Technological Tradition
Jeff Welch, T’Sou-ke knowledge-keeper and teacher, stands outside the Sooke Region Museum next to a red cedar tree he recently harvested from to show students how to make cedar baskets. Image By: Catherine Lafferty.

T’Sou-ke man fuses the old with the new, sharing teachings with community

Jeff Welch, who has worked with local students in School District 62 for the past decade, explores the combination of tradition and technology in his teachings

Traditionally, a sharp stone tool was used by Coast Salish Peoples, to cut through the tough bark of a red cedar tree grown from a time immemorial. Nowadays, a hatchet will suffice. 

The cedar is known as the ‘Tree of Life’ to the Coast Salish who have many uses for it, says Jeff Welch, a knowledge keeper from the T’Sou-ke Nation.

The cedar tree can provide for nearly every need, he explains — medicines, firewood, tools, canoes, mats, capes, skirts, waterproof baskets, hats, rope, fishing nets and house planks.

In exchange, people make offerings, not taking too much, only enough for what is needed and leaving the rest for generations to come, Welch says. 

Land-based education

Welch was one of two T’Sou-ke First Nation members featured in a video by the Sooke Region Museum this summer in the middle of a dense forest in T’Sou-ke territory, teaching about the time-old harvesting practice. 

If done properly, the stripping of the cedar’s bark will lend itself in one long thick strip, Welch explains. Harvesting is best in the summer, as sap flows steady from the warmth of the sun, covering over the fresh wound, forming a layer of protection once a strip is peeled off.

While still fresh and pliable the cedar must be worked and rolled before it dries, Welch says.

As fellow T’Sou-ke member Thor Gauti works to strip a section from the tree using a hatchet, Welch speaks about the practice of pulling, cleaning and preparing for weaving.

“When we strip a tree, only take one strip of cedar off for the entire life of the tree, so it will only have a minor wound to heal, instead of a huge wound that could kill the tree,” Welch explains.

“It will live for hundreds more years.”

People don’t take, without asking permission and making an offering, says Jeff Welch from the T’Sou-ke Nation. Image By: Catherine Lafferty

Welch is a full-time traditional knowledge teacher, having worked with local students in School District 62 for the past decade. He also brings teachings to the University of Victoria.

During an interview with IndigiNews, Welch sits in a corner of the Sooke Region Museum, surrounded by cedar weavings created by his relatives.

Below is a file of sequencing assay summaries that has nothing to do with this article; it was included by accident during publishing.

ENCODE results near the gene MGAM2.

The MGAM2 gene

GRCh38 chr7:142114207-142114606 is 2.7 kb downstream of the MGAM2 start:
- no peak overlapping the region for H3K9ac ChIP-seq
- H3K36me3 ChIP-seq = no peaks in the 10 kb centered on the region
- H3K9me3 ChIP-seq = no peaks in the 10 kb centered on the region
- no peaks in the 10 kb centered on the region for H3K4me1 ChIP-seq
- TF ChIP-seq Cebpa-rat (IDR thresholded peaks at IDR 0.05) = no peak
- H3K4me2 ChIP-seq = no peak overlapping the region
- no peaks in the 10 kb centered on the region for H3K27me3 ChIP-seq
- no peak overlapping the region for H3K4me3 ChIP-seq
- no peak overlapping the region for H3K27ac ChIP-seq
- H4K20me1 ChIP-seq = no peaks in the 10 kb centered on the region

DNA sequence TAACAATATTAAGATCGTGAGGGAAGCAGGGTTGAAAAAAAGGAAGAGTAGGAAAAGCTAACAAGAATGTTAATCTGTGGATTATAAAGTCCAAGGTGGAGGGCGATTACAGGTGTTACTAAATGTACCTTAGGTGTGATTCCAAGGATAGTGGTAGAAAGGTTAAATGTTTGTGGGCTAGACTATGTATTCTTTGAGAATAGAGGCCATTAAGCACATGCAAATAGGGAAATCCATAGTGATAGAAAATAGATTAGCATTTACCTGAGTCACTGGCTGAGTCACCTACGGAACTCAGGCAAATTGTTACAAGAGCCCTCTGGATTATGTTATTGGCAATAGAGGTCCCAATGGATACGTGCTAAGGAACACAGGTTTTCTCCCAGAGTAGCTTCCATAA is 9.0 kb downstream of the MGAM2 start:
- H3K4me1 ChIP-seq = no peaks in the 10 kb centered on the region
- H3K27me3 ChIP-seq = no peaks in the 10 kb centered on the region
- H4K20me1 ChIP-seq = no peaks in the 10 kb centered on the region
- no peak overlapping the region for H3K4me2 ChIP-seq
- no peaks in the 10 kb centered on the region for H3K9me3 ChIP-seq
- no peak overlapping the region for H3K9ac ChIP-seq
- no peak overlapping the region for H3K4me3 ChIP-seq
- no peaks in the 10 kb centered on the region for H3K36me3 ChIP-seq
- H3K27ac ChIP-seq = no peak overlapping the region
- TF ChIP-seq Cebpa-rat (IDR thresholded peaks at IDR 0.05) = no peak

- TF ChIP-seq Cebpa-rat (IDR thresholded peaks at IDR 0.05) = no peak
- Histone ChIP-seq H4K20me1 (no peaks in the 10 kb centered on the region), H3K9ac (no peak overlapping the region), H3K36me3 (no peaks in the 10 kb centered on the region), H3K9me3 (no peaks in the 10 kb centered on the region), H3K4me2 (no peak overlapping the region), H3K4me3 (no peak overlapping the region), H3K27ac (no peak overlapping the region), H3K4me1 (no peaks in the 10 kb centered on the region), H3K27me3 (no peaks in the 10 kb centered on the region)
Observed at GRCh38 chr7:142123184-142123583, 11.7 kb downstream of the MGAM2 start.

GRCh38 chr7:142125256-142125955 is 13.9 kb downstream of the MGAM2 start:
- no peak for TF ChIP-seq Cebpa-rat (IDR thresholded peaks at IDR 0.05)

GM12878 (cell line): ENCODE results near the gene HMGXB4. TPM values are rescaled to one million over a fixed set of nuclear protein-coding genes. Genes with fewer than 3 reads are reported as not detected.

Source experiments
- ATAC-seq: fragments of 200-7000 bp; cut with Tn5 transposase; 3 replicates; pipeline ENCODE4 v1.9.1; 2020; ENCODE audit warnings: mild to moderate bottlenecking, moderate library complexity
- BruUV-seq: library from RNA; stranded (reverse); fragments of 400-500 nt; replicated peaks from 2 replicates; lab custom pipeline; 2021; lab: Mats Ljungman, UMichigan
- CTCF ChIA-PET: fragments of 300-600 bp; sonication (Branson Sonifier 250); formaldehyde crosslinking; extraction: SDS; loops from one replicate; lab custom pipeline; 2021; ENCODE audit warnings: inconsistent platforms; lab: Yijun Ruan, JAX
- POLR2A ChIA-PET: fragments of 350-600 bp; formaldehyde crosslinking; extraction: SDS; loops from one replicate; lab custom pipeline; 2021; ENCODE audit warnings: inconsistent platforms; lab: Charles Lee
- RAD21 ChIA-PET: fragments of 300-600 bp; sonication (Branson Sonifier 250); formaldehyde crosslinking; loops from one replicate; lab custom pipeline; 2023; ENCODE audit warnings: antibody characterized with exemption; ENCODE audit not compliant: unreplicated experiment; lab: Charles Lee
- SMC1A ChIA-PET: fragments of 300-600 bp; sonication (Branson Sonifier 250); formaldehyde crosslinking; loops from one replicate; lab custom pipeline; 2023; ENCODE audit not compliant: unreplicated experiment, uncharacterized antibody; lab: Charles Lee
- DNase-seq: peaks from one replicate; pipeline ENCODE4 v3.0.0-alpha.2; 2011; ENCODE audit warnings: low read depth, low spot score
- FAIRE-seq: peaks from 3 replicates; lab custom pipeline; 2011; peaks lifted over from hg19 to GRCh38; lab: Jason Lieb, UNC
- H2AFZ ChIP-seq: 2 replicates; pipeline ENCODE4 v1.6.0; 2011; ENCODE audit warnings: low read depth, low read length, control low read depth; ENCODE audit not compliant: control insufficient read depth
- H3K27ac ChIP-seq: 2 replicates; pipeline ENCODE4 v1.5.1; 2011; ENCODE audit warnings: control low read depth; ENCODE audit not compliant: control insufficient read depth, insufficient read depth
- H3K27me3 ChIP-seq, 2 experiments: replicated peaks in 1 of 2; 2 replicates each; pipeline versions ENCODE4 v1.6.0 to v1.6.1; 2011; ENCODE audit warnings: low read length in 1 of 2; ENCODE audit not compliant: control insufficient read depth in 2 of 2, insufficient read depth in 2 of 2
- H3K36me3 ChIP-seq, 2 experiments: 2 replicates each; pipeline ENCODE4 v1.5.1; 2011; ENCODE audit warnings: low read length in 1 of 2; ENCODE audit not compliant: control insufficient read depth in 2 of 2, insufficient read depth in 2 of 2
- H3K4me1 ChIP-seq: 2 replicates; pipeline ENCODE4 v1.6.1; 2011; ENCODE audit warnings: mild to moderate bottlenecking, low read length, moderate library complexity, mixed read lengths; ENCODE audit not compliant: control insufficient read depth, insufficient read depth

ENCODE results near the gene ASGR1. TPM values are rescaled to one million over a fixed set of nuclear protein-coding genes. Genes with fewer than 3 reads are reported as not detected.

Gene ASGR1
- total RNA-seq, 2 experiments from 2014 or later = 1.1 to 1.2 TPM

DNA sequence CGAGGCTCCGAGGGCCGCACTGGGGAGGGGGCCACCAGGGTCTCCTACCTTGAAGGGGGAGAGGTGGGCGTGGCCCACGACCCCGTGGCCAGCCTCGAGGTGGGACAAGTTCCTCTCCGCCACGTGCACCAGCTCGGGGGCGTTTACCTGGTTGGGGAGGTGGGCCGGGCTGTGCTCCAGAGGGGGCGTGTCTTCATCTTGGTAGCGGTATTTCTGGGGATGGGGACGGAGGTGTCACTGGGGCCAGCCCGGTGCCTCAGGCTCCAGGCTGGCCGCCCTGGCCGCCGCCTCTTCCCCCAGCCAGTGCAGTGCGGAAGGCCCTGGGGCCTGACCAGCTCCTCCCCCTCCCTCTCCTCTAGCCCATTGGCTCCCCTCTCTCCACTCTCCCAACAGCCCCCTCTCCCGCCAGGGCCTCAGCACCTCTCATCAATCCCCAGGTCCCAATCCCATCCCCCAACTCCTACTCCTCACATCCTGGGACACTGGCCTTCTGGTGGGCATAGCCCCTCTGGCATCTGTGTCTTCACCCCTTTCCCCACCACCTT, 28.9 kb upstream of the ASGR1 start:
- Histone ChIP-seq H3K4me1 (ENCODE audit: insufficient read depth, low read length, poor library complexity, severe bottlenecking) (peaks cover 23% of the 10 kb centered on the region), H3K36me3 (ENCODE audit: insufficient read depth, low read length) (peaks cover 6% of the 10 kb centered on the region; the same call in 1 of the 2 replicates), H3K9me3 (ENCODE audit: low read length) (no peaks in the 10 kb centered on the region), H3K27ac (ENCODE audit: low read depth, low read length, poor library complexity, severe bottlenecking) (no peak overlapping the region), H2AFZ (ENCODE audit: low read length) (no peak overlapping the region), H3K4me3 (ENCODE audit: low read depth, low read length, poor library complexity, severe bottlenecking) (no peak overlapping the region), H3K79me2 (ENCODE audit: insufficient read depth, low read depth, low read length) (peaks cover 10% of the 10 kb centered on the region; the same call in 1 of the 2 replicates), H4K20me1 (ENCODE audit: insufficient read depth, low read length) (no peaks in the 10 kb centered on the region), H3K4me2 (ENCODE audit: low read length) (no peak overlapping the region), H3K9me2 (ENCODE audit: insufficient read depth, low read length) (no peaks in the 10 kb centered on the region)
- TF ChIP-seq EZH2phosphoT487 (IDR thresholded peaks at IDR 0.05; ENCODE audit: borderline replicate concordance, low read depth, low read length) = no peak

He recalls sitting in the same area of the museum when he was younger. Nearby is a TV where he used to watch a video they had of his grandfather speaking about their traditional ways.

Now, Welch is called to district schools as an Indigenous mentor and gives presentations about cedar harvesting, weaving, and other cultural practices. He also takes students on tours through the territory, talking about fishing, plants and stories of the land.

“I basically unload everything I know on them,” he says.

He prides himself on being able to share a lot of information in a short period of time, and also for feeding one of the biggest species of octopus by hand once during a dive.

Welch says his favourite thing to teach about is harvesting techniques, because it’s something he’s naturally told others about since he was a child.

“I was taught to harvest my foods of all kinds,” he says. “And I would teach those who would go with me to harvest. So I’ve always been a teacher.”

Indigenous technologies

Prior to teaching about T’Sou-ke ways of knowing, Welch taught scuba diving. 

He started in the year 2000 and stopped after about 600 dives, he says. After that, he started moving into the school district after being referred by T’Sou-ke Elder Shirley Alphonse.

“So I used my skills of instructing scuba divers, some of those skills, to teach my culture,” he says. “I found it hard at the beginning, it was very tough for me speaking in public, but I have been known to face my fears and conquer them.”

Welch says he wants to weave his teachings into the future. 

He believes it is possible to incorporate traditional ways and technological advancements in a complimentary way. In doing so, he hopes to fuse “the new with the old,” he says.

During his cedar bark stripping demonstration at the museum, for example, Welch spoke about how he and Gauti were using a hatchet to harvest the bark — traditionally, he says, stone tools would have been used.

In the same way, when he was building a cedar canoe years ago, he utilized traditional methods, but incorporated contemporary tools, such as chainsaws. 

“First Nations have been adopting technology since time immemorial,” he says. “Some people today … feel we should be using traditional tools from a few hundred years ago, but [I think] that’s not the case.”

Welch believes it’s important to keep up with advances in technology,  in order to not get “left behind,” as the world changes, he says.

“Our advancements from now into the next ten to fifteen years is going to happen so fast that it’s going to be hard to keep up with,” he adds.

“We are part of the future and we are leading the way in peace and harmony, and ways of taking care of each other and Mother Earth.”